Nanjing Dumpling in Haymarket serves up regional Chinese food from Nanjing which is not easy to find in Sydney. There's the famous Nanjing Salted Duck to a range of plump and pleasing dumplings and wonderful noodle dishes. If you're looking for cheap and cheerful, this is the place.
It was the night that almost didn't happen. Monica had been battling a crushing migraine for a week and I expected her to cancel any minute. When I asked how she was feeling she answered, "I'm eating that muthaf^*&in duck tonight," she responded. A couple of weeks prior Monica had visited Nanjing Dumpling and loved it so much that she was taking me there.
So let's do a quick dive into Nanjing cuisine. Nanjing is located in the Jiangsu Province in Eastern China near the Yangtze River. Duck is Nanjing's signature dish (it's often called "the city of duck") whether it be salted duck, vermicelli soup with duck blood or duck oil pancakes. Nanjing duck is so popular that in Nanjing people can buy vacuum packed salted ducks to take home with them. Nanjing is also known for dumplings, particularly long rectangular shaped pan fried beef dumplings. With its location near the Yangtze River and Qinhuai River fish is also a common ingredient.
Nanjing Dumpling on Little Hay Street in Haymarket has been open for one and a half years. The staff are friendly and rather bemused about the spread of food that Monica and I have ordered which is clearly enough for 4 (leftovers will be taken home).
The menu is one page long and features specialties from Nanjing with some marked "Must try!" to help ordering easier. You order and pay at the front counter.
We grab a couple of drinks from the fridge-Monica chooses a sweet cucumber soda which tastes like sweet Asian cucumber pickles in a refreshing drink. I get a coconut milk-not a coconut water but a lightly sweetened coconut milk that goes well with the food. We grab tissues and spoons and the chopsticks are located in the drawers at the table.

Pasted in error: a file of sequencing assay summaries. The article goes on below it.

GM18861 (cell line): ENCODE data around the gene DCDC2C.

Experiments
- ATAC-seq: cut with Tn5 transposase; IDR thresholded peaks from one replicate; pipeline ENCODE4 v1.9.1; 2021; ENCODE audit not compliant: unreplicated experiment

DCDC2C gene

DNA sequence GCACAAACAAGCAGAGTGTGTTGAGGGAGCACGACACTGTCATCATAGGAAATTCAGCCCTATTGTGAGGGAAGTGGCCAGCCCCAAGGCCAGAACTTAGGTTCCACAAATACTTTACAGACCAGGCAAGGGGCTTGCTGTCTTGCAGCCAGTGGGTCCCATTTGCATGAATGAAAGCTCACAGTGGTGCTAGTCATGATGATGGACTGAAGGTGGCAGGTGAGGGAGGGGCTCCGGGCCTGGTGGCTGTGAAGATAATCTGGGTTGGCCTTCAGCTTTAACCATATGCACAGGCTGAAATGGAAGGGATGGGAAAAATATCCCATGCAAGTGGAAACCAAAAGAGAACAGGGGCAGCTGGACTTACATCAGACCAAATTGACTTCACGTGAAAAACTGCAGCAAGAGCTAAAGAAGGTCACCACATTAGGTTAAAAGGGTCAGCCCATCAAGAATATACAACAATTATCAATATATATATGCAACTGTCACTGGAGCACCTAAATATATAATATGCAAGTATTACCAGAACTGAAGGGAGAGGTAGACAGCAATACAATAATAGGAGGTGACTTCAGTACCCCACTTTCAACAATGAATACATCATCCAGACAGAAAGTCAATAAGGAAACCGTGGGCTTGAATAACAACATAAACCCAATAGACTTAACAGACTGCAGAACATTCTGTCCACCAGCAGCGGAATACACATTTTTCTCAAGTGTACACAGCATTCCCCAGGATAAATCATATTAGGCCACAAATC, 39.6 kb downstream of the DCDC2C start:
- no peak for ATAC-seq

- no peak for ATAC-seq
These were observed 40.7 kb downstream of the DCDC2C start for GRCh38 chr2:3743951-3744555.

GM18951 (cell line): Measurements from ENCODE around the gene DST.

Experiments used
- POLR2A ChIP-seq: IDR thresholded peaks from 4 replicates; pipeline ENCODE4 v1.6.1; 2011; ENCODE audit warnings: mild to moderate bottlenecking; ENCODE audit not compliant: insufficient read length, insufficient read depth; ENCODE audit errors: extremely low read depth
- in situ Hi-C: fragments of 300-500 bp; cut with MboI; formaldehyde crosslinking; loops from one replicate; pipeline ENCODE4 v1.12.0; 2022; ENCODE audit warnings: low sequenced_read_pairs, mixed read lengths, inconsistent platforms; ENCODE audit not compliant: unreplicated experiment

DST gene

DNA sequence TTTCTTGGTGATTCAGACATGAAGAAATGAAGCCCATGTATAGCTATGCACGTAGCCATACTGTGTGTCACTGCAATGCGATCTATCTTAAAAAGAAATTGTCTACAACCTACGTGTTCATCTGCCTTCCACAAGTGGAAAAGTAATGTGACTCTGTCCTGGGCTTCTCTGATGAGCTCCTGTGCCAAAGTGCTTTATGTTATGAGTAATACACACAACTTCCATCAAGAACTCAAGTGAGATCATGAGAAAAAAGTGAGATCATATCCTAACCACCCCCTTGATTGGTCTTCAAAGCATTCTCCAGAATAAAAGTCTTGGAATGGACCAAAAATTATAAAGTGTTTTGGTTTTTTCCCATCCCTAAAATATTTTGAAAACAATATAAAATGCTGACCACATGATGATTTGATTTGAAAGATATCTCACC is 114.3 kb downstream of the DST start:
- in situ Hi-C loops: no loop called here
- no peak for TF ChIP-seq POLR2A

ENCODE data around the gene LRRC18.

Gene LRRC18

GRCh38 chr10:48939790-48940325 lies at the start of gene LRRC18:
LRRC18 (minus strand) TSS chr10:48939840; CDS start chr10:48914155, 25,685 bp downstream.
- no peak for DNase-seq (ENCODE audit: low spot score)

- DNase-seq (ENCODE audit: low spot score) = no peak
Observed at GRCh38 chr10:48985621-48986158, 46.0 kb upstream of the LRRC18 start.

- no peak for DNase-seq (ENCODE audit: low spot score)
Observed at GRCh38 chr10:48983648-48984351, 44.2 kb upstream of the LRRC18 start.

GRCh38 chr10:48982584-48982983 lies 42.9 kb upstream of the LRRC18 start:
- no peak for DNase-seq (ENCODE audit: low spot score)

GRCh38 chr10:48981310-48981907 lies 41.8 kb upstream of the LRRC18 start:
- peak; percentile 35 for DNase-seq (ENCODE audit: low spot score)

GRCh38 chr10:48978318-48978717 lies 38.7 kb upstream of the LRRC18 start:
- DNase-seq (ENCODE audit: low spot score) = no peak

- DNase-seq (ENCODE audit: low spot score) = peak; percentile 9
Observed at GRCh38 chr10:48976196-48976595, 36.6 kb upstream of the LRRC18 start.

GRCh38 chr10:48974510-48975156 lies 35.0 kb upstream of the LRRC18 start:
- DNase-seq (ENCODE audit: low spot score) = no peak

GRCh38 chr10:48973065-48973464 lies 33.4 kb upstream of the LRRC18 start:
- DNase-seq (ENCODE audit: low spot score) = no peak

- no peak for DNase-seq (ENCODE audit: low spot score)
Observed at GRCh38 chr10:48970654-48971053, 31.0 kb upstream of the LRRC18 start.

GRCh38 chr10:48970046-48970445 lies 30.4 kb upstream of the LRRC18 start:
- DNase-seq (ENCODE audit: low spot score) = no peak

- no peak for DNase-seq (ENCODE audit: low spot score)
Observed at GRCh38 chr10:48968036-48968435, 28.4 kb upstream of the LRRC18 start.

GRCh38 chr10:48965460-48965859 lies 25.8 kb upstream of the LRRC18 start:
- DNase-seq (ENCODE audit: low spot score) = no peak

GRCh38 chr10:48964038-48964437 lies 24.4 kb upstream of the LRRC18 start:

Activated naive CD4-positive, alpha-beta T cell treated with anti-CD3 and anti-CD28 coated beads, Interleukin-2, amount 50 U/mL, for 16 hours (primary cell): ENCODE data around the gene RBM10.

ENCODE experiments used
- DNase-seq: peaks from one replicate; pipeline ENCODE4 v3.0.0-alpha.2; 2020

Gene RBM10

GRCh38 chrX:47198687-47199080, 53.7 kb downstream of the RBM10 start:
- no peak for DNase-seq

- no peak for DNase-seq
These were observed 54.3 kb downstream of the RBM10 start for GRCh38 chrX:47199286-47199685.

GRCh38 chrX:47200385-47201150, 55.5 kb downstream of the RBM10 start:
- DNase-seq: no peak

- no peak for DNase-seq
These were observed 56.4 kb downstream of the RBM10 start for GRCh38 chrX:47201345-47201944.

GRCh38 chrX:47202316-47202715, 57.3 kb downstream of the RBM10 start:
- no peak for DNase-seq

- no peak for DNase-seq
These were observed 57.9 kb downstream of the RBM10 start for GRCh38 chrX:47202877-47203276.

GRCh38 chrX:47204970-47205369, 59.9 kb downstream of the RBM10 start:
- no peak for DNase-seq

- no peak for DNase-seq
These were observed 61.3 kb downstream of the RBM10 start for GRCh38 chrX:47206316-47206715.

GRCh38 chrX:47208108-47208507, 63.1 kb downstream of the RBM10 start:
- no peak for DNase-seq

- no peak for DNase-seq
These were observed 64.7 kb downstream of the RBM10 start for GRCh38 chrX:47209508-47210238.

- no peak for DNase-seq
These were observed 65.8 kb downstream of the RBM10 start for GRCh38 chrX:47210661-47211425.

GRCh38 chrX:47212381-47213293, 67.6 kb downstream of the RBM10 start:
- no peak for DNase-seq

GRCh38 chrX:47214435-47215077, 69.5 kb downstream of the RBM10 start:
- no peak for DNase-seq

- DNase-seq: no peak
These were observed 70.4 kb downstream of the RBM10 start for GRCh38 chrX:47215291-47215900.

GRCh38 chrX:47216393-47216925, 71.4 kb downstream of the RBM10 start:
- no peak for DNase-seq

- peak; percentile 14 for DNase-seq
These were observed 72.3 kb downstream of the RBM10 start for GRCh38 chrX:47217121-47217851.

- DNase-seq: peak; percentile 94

Duck is the main thing on show here. The cold Nanjing style salted duck is splendid, there's no other word for it really. It's first wet brined and then simmered so that it is like Hainanese chicken but bolder in flavour. The salting permeates the meat of the duck to season it beautifully and also makes it juicy and utterly moreish.
We also snack on the duck tongues. These sweet soy sauce cooked tongues are delicious little snacks, with just enough meat on them to make the little effort prising it off worthwhile. A wonderful beer snack indeed.
We ordered the rice cakes and these have a minimum order of two. They come out deep fried which we weren't expecting-the painting on the wall says steamed rice cakes. They don't have much of a flavour to them, more a crunch from the deep frying. One of the young guys behind the counter says that he enjoys them with sweetened condensed milk.
The dry noodles come with a wonderful sweet soy garlic type of sauce and tiny pieces of bone-in pork ribs. Forget any notions of sweet and sour pork as you know it from Australian Chinese restaurants, there is no pineapple and the sweet and sourness is less pronounced. The pork like the duck is very moreish.